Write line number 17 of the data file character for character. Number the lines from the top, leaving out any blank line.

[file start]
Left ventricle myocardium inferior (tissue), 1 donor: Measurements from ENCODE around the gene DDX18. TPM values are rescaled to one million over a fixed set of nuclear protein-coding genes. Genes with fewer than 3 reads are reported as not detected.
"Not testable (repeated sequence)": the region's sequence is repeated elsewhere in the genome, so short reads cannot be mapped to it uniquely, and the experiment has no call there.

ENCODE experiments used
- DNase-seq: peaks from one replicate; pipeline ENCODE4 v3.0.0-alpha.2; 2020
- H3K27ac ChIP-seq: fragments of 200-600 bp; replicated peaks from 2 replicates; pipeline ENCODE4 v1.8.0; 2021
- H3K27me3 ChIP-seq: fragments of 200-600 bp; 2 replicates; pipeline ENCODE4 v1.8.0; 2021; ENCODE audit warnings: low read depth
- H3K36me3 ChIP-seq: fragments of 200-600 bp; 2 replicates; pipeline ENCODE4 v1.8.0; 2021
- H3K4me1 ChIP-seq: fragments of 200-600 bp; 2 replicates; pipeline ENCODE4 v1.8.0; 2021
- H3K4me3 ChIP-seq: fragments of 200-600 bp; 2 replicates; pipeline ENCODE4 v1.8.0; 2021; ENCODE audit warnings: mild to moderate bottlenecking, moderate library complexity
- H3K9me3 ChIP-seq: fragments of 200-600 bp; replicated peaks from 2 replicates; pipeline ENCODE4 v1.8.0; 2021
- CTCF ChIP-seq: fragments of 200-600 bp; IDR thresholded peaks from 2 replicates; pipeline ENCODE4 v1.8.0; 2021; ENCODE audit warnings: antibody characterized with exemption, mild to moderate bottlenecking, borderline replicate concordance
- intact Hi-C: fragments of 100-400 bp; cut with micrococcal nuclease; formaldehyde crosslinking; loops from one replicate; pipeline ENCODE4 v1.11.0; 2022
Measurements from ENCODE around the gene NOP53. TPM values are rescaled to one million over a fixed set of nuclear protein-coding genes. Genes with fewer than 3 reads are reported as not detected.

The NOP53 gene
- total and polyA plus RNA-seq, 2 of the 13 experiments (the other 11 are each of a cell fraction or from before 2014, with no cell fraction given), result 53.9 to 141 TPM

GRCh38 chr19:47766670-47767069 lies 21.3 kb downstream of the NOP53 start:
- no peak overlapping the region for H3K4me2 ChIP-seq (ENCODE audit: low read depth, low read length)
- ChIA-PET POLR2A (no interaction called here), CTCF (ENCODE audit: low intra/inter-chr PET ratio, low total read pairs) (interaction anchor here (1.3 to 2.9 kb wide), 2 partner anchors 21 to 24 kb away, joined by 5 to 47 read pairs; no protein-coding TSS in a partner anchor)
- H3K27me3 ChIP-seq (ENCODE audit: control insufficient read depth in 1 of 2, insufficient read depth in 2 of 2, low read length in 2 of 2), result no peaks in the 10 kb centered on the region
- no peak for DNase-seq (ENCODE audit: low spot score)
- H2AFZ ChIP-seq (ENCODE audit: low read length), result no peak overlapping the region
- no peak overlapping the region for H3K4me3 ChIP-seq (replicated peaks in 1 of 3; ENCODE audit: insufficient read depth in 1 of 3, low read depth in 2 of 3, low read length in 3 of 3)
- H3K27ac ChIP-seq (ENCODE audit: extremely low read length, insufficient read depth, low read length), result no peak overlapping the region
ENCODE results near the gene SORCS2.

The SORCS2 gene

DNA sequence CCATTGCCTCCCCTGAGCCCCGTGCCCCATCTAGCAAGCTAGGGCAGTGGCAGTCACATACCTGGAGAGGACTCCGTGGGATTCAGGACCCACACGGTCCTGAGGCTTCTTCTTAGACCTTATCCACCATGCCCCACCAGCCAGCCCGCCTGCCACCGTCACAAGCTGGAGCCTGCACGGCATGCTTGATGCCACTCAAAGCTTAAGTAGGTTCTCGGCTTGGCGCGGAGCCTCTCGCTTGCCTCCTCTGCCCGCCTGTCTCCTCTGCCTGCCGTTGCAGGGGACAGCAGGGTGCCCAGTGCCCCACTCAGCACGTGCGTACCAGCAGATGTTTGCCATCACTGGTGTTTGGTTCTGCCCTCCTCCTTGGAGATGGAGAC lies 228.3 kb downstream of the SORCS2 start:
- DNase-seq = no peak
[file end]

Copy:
- no peak overlapping the region for H3K4me2 ChIP-seq (ENCODE audit: low read depth, low read length)